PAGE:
Contest Winners!

An excuse for another kitten photograph It’s the release day for Making It , and we’re celebrating by giving away two copies of the book. First, we want to say again how much we enjoyed reading all of your tips. They are excellent, without exception, and should be compiled into a book or something. We’re pondering on some way to highlight that post so that future readers can find the tips. Second, we’re glad we d...

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Cornmeal Zucchini Pancakes

     More things to do with zucchini! Many of you know Rosalind Creasy, Queen of the Edible Landscape. If you don’t, look her up. She wrote Edible Landscaping, among others. It turns out that she’s not only an amazing gardener, one who makes colors and textures sing, who makes edible gardens more beautiful than any ornamental garden I’ve ever seen, but she cooks, too.  Darn her and her…her…competence!!! Erik fou...

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Geoff Lawton Soils Video

Help, I’m turning into a soil geek. I just spent an evening viewing a video entitled Soils featuring permaculturalist Geoff Lawton. What I like about this video is that it’s not just about soil, but Lawton actually shows you what you can do to improve your soil. In the DVD he demonstrates how to build a compost pile (lots of carbon material), contoured vegetable beds, a compost pile heated shower and a simple vermiculture system usi...

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Hugo, humanure and nettles

One of the original illustrations to Les Misérables (1862) Mrs. Homegrown here: Anne, our neighbor with the pea-ravaging Chihuahua, brings to our attention the fact that Victor Hugo was a humanure enthusiast, and in fact dedicates long passages of Les Misérables to it. This is taken from Volume V, Book 2 (The Intestine of the Leviathan), Chapter One, provided by Project Gutenberg: Paris casts twenty-five millions yearly into the wate...

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Appletastic Apple Cake

Here’s something easy and delicious for you to make this weekend. You might even have all the ingredients on hand. It’s a light, flavorful, not-too-sweet cake which is comprised mostly of apples held together by an egg batter. I suppose you could think of it as an apple quiche. It’s very pleasing, and versitile, too–it would be a good addition to brunch, or an afternoon snack, or, if dressed up with ice cream or whipped...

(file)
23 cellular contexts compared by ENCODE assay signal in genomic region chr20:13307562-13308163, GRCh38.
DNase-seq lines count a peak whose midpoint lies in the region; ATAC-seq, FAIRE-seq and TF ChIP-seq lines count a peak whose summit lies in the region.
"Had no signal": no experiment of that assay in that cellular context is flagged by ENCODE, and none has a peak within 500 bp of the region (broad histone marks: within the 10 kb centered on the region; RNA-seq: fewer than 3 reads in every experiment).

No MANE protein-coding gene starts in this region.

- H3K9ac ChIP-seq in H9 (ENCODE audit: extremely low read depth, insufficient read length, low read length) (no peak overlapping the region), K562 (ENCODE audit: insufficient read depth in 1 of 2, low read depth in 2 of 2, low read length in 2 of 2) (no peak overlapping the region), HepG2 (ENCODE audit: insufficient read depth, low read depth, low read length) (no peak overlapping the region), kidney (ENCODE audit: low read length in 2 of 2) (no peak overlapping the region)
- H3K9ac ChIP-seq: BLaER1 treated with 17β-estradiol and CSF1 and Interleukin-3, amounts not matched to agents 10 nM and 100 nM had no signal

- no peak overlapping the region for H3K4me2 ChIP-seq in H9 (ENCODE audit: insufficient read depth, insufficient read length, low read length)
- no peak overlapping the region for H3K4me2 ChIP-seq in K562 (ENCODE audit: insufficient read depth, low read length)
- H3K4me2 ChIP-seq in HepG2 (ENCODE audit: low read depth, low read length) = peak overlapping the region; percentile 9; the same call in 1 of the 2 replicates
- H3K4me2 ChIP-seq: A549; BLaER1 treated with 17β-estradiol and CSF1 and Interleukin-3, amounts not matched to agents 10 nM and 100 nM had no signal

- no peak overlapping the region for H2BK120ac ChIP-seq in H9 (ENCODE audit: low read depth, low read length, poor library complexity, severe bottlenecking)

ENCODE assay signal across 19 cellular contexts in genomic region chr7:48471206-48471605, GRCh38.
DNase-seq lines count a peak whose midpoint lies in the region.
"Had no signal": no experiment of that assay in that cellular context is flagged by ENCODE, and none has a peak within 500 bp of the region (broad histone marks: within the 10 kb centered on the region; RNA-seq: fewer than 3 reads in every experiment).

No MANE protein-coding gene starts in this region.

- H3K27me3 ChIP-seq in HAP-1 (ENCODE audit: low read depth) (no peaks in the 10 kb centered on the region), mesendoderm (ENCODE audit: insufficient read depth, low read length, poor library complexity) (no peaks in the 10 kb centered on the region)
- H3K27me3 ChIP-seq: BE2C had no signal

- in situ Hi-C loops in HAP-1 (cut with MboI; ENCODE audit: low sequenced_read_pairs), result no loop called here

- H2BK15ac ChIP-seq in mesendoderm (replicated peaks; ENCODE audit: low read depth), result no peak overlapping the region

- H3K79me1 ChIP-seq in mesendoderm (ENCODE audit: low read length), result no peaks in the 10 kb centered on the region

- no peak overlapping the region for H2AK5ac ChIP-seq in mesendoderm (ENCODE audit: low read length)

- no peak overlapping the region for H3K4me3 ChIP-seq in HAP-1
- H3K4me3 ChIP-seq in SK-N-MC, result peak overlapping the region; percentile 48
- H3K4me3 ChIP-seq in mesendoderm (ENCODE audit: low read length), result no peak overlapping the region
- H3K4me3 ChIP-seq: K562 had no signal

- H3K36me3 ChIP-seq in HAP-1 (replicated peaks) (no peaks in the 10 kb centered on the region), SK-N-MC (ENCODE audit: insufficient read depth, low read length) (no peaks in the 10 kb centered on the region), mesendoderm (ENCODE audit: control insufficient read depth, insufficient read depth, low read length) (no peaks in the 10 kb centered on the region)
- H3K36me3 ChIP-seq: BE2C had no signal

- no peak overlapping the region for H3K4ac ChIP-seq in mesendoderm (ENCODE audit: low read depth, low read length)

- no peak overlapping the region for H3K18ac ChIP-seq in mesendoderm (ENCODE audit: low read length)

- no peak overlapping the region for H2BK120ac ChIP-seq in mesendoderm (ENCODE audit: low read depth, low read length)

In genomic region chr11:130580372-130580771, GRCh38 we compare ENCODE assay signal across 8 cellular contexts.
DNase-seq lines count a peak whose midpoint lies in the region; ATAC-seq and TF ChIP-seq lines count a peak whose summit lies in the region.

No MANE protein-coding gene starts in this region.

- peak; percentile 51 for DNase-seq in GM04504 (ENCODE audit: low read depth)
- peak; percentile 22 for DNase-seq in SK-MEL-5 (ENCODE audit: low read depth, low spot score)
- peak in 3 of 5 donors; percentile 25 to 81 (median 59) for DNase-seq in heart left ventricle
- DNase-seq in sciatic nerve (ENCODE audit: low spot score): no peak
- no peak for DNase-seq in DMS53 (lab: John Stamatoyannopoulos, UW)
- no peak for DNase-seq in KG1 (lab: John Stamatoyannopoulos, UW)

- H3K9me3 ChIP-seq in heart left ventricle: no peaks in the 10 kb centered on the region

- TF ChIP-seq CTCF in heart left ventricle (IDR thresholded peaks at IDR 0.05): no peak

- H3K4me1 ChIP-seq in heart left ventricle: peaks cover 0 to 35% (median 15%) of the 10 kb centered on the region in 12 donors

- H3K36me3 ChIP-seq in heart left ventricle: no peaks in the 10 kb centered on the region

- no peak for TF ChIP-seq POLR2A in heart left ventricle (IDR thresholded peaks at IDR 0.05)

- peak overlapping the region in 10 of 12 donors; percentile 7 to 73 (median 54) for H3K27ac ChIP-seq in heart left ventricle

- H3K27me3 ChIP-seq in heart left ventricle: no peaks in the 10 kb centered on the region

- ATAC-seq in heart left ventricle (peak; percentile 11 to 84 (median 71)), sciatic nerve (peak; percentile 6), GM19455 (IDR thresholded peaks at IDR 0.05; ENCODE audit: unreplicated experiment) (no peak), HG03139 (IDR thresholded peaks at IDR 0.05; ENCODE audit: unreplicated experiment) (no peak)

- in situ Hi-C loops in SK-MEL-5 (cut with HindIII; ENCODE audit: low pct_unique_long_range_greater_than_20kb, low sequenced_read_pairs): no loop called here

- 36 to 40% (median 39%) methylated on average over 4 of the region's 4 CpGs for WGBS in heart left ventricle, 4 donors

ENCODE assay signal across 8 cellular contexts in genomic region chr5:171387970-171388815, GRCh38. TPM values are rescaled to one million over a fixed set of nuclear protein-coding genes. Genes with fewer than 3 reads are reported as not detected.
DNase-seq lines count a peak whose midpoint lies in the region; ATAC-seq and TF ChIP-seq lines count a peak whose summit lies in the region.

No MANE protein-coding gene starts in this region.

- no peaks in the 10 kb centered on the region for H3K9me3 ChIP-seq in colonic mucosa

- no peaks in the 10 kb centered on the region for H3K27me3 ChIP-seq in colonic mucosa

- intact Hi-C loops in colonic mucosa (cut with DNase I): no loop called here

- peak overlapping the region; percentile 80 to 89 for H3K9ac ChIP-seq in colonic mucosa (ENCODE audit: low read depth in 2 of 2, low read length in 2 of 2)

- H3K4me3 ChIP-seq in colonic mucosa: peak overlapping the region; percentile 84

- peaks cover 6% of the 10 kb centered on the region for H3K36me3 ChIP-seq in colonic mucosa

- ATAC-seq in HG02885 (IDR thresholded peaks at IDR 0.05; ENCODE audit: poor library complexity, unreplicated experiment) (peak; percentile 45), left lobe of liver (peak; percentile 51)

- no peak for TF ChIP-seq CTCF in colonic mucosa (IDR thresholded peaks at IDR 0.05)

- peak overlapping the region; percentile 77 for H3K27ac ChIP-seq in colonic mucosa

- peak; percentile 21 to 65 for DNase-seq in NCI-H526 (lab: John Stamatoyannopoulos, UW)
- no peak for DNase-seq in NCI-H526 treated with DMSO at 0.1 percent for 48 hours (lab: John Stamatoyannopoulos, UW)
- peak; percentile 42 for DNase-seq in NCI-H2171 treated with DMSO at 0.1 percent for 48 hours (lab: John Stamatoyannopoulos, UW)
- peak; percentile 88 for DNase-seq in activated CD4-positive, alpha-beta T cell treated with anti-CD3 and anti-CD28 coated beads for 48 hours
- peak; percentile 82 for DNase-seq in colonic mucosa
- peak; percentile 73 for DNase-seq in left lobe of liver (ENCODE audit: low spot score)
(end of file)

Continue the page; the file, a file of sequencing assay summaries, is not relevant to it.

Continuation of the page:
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The Cat Poop Portal: Litter Box Composting, Installment #1

View up the side yard, looking toward the back yard. The new bin is all pretty and shiny. Mrs. Homegrown here: I posted about cat litter composting a while back, and got lots of interesting comments and suggestions. If you’re researching the topic, I suggest you check out that post, the comments especially. Since then, Erik and I have decided on the method we’re going to try. We’re just going to do straight up, classi...

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Tomato Report II: Franchi Red Pear

Franchi’s Red Pear tomato is a beefsteak variety we’ve grown for several years. It tastes phenomenal either fresh or cooked. From the Seeds from Italy website: This is an old North Italian variety specially selected by Franchi Sementi. It is an indeterminate red, pear-shaped beefsteak. An outstanding producer of huge (as in 8-18 ounce) very tasty fruit. Great fresh eating. Early for such a large plant (70-75 days).  This is no...

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Chop and Drop: Leaving Plant Residues in the Garden

Image from California Agriculture Since 2004, University of California scientists have been studying “conservation tillage,” a suite of techniques that includes practices such as reducing tillage and leaving crop residues in the field after harvest. Leaving crop residues, in permacultural lingo, “chop and drop,” it turns out has a number of important benefits. According to a research paper in the April-June 2012...

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The Secret to Japanese Cooking: Dashi

Bonito flakes, available at any Japanese market. We conclude our Japanese themed week with the sauce that’s sort of the unified field theory of Japanese cooking: dashi. It’s in everything from noodle dishes to sauces to miso soup and it cooks up in just minutes. Dashi contains two ingredients, kombu (a kind of kelp) and bonito (shaved, fermented fish flakes). It’s the backbone of Japanese cooking, but we think it’...

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Return of Recipe Friday! Carrot Soup

ple soup can have so much flavor. The sweet-spicy flavor and bright orange color also make it an ideal dish for this time of year. Each time I eat it I feel like I’m doing something really good for my body. Carrot Soup 2 tablespoons olive oil or butter About 2 pounds of carrots, peeled and sliced into chunks* (Peeling is optional but the soup tends to be sweeter/less earthy if you peel. To tell the truth. I never weigh my carrots–I...

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